DEA Clarifies Stance: Not All CBD Is Prohibited

The Drug Enforcement Administration confirmed this month that CBD does not fall under the CSA

Drug Enforcement Administration confirmed this month that CBD does not fall under the Controlled Substances Act

CALIFORNIA: The Drug Enforcement Administration (DEA) has issued a statement further clarifying their interpretation and enforcement of the Controlled Substances Act (CSA). In their statement, they make clear the critical difference between CBD and THC, a distinction that cannabidiol retailers have been fighting to bring to light.

The DEA agrees that the CSA targets marijuana specifically because of the psychoactive properties found in THC, its primary active ingredient. Because THC is an intoxicating agent, and CBD is not, the DEA now sees fit to clarify that “Products and materials that are made from the cannabis plant and which fall outside the CSA definition of marijuana… are not controlled under the CSA. Such products may accordingly be sold and otherwise distributed throughout the United States without restriction under the CSA.”


“Products and materials that are made from the cannabis plant and which fall outside the CSA definition of marijuana… are not controlled under the CSA. Such products may accordingly be sold and otherwise distributed throughout the United States without restriction under the CSA.”


The statement by the DEA now means that:

  • CBD may be imported/exported to and from the USA without restriction, and;
  • CBD may be lawfully purchased and sold throughout the country

Although in practice this was already the case, there was a perceived gray area due to widespread misunderstanding and conflation of CBD versus THC as well as the effects (or lack thereof) of each compound.

Read full article @ PRN

Comments

  1. Alan says

    Pardon, but if I’m not mistaken, this DEA clarification does not cover CBD made from resin derived from resinous high CBD flower and trim, and only covers CBD derived from stalk. DEA has not change the definition of marijuana.. Hence, This article may be a bit misleading to some.
    I would be thrilled to be incorrect.

  2. Michael Lloyd Whitworth MD says

    I am interested in the source of the DEA statement. There is nothing on the DEA website at this time regarding such a statement as far as I can find and neither is there anything in the Federal Register.

    • says

      Clarification of the New Drug Code (7350) for Marijuana Extract
      Note regarding this rule – In light of questions that the Drug Enforcement Administration has received from members of the public following the publication of the Final Rule establishing a new Controlled Substance Code Number (drug code) for marijuana extract, DEA makes the following clarification:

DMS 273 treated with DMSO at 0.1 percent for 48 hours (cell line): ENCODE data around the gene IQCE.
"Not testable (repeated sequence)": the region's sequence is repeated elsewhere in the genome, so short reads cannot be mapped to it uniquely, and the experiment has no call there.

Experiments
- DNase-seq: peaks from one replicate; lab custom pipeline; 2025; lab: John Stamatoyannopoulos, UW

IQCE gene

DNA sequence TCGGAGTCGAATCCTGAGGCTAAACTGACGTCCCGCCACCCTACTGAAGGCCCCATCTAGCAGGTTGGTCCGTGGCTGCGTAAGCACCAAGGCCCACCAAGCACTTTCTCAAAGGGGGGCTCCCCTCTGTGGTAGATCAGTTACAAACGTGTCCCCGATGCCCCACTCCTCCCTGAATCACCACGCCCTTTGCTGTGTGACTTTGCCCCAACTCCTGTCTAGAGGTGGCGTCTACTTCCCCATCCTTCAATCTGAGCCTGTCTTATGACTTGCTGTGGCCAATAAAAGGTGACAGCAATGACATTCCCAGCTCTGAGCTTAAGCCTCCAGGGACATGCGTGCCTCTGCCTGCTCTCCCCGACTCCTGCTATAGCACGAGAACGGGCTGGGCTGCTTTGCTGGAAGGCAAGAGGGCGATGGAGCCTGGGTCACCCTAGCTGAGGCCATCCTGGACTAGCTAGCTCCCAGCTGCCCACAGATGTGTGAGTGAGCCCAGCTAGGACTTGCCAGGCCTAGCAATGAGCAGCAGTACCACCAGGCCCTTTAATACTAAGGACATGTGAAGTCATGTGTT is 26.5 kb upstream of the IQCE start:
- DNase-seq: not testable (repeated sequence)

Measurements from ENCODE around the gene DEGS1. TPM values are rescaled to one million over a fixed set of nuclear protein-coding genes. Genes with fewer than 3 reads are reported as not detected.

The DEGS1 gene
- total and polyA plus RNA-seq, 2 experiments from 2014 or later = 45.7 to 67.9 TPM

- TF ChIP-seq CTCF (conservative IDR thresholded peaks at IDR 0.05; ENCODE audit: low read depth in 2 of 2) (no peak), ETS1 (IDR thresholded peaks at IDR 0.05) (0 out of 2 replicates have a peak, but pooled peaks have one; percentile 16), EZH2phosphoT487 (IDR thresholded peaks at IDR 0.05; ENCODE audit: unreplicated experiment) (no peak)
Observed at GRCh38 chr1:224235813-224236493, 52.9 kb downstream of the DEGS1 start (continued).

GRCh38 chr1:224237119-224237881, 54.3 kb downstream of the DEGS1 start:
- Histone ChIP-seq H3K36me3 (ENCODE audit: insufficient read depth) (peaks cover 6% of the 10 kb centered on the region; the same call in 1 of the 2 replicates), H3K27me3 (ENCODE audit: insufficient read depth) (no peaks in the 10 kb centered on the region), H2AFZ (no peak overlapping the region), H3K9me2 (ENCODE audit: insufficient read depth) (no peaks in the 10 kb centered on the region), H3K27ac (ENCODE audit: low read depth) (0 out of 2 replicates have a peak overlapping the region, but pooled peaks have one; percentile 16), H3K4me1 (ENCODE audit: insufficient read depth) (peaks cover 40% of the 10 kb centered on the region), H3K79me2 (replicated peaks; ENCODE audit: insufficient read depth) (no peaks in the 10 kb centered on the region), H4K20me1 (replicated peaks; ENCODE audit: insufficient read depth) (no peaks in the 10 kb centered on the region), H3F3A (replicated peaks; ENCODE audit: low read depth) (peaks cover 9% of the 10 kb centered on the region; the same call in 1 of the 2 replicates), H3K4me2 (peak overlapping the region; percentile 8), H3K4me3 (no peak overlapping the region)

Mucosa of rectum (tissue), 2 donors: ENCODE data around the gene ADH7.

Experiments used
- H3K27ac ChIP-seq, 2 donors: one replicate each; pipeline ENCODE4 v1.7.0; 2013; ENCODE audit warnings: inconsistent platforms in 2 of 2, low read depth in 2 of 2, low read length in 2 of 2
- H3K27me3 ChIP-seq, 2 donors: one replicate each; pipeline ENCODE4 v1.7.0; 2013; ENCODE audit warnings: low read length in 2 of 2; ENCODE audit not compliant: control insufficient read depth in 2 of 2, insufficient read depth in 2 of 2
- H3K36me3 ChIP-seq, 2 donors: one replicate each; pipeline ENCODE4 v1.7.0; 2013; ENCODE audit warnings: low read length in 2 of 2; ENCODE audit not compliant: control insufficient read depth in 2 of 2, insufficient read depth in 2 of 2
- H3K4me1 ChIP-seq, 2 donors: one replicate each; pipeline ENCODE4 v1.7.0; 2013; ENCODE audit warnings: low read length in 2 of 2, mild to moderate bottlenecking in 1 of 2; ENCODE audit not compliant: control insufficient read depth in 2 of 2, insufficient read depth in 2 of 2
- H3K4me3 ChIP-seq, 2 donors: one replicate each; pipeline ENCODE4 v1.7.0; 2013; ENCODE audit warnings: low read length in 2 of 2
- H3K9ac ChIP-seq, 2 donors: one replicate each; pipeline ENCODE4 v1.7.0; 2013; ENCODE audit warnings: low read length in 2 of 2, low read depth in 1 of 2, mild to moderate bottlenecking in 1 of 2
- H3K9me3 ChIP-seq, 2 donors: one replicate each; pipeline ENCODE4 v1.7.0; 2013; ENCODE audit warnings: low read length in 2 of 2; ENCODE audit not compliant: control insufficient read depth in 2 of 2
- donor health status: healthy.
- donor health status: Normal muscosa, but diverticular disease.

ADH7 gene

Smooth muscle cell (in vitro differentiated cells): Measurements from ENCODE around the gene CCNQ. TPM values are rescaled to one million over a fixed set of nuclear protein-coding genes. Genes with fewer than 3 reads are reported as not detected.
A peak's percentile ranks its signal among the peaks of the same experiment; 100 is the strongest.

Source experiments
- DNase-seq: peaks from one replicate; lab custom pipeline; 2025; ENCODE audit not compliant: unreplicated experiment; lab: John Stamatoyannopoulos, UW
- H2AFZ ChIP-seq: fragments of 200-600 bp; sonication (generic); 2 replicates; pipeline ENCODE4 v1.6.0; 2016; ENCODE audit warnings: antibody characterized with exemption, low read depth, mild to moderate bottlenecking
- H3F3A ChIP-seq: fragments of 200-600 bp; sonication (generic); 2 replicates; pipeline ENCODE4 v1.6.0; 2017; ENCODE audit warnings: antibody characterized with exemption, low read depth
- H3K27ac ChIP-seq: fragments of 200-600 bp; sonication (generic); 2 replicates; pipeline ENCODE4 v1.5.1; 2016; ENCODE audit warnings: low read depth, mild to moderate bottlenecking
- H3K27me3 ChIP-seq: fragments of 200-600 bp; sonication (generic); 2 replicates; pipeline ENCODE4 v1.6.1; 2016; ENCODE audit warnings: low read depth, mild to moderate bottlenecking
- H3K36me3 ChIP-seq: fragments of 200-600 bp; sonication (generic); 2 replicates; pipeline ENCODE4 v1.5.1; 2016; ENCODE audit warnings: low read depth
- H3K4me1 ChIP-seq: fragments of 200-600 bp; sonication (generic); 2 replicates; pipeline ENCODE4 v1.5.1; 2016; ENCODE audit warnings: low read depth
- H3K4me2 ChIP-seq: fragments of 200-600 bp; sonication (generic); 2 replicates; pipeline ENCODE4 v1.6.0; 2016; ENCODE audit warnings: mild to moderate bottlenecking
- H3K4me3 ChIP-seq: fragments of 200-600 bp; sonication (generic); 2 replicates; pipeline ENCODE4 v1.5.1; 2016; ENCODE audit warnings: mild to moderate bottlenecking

The new drug code (7350) established in the Final Rule does not include materials or products that are excluded from the definition of marijuana set forth in the Controlled Substances Act (CSA).1
      The new drug code includes only those extracts that fall within the CSA definition of marijuana.
      If a product consisted solely of parts of the cannabis plant excluded from the CSA definition of marijuana, such product would not be included in the new drug code (7350) or in the drug code for marijuana (7360).
      As explained in the Final Rule, the creation of this new drug code was primarily intended to give DEA more precise accounting to assist the agency in carrying out its obligations to provide certain reports required by U.S. treaty obligations. Because the Final Rule did not add any substance to the schedules that was not already controlled, and did not change the schedule of any substance, it was not a scheduling action under 21 U.S.C. §§ 811 and 812.

      The new drug code is a subset of what has always been included in the CSA definition of marijuana. By creating a new drug code for marijuana extract, the Final Rule divides into more descriptive pieces the materials, compounds, mixtures, and preparations that fall within the CSA definition of marijuana. Both drug code 7360 (marijuana) and new drug code 7350 (marijuana extract) are limited to that which falls within the CSA definition of marijuana.